A River of Waste

A River of Waste

The Hazardous Truth About Factory Farms

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A River of Waste: The Hazardous Truth about Factory Farming exposes the little-known, but painful truth about the industrial system of meat and poultry production. In the U.S. as well as in other countries, the meat and poultry industry uses dangerous levels of arsenic, antibiotics, and growth hormones to produce what ends up on our plates as food.

Family owned farms seem to be quickly becoming a thing of the past. In fact, 95% of the poultry available in supermarkets comes from factory farms. And this method of farming is doing a lot more harm than good.

This film documents the disastrous effect that factory farms have on the environment and on public health.  In fact, the American Health Association has called for a suspension on new operations. And the World Watch Institute issued a report in 2006 in which it warned that factory farms were turning into “mini Chernobyls” because of the vast pollution created by these facilities.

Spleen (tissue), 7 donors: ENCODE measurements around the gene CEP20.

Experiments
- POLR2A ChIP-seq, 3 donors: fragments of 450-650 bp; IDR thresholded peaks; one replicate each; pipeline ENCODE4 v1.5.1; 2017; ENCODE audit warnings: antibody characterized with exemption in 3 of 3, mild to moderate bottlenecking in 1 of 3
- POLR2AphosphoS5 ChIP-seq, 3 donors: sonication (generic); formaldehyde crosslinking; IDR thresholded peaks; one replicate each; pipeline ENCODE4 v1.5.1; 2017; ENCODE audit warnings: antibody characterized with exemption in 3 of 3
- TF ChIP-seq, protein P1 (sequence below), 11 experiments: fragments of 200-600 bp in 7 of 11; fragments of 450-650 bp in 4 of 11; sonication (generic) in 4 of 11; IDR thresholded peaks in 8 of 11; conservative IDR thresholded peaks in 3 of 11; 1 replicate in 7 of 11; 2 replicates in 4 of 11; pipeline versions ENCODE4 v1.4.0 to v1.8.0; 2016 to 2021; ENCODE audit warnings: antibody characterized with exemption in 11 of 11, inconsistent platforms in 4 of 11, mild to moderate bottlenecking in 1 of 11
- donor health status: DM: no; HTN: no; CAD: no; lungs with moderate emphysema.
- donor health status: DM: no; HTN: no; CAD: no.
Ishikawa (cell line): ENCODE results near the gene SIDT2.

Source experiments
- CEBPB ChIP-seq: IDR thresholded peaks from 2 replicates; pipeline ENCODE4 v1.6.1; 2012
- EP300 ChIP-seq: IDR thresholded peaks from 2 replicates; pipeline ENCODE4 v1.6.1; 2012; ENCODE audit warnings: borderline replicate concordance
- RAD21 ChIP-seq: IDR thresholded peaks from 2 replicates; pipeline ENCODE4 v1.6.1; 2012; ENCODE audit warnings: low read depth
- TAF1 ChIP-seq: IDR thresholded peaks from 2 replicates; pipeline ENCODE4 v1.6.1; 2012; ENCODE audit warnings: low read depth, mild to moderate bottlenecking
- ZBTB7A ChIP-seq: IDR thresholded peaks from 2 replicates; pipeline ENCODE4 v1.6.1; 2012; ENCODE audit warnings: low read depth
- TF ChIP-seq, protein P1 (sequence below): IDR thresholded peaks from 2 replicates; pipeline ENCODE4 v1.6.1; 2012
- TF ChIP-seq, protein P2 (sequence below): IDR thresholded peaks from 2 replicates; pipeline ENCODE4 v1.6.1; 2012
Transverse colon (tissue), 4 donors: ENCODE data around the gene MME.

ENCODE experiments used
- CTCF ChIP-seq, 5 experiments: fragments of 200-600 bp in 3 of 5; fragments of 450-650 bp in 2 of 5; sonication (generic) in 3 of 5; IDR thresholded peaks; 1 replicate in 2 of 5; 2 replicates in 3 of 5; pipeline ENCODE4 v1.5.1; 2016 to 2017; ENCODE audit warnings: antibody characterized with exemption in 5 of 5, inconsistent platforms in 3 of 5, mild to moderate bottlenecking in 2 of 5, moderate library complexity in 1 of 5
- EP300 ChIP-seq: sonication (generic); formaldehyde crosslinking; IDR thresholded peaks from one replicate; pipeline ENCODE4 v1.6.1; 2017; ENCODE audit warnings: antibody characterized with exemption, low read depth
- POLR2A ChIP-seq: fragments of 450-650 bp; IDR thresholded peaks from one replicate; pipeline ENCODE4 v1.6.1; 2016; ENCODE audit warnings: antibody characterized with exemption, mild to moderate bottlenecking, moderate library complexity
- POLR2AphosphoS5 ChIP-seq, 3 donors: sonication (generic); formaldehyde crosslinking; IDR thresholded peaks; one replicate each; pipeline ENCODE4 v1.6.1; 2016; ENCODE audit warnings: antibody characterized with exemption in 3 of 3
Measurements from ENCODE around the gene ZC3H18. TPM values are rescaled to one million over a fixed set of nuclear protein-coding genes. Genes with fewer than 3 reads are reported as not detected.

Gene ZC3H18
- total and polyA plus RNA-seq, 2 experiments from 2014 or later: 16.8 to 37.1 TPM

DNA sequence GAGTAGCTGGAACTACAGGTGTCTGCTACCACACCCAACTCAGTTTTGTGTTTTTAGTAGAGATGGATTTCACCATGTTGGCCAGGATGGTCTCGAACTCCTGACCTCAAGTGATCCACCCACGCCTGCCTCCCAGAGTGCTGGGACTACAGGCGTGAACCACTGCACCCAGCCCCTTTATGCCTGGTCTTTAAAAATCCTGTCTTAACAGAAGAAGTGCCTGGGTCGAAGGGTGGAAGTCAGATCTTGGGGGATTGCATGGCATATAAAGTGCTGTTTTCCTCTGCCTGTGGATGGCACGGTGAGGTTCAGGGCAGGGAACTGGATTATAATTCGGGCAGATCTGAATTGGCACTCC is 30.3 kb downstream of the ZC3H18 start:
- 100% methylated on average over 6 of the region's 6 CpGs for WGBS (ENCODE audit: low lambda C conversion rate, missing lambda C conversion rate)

When at the turn of the 20th Century the mechanization and industrialization of meat processing was brought on, it led to one of the greatest scandals in modern times. This scandal was documented in detail by Upton Sinclair in his best-selling book called “The Jungle.” The embarrassment of the exposure led to greater controls for meat production. But sadly, those regulations lasted only until late in the 20th Century when a few big corporations took over. What happened next was that thousands of animals were crammed into limited space where they could barely move. These animals produce huge mountains of waste daily. And this waste has ended up diminishing human quality of life because it is dumped indifferently into the already fragile environment and waterways.

The film also centers on the individual lives that have been damaged or destroyed through confined animal feeding operations (CAFOS). Take for instance what happened in Prairie Grove, Arkansas. Chicken waste was regularly spread out in the fields close to the community and right across the street from the local school. Test of household dust revealed arsenic levels way above those that are normally considered safe. Little did they know that something they had smelled their entire lives could have been poisoning them for years. An unusually high number of people, especially children, who were living in close proximity received cancer diagnoses and many died. Was this merely a coincidence?

How can each one of us find solutions to problems that are so big and so challenging? Watch this documentary now.

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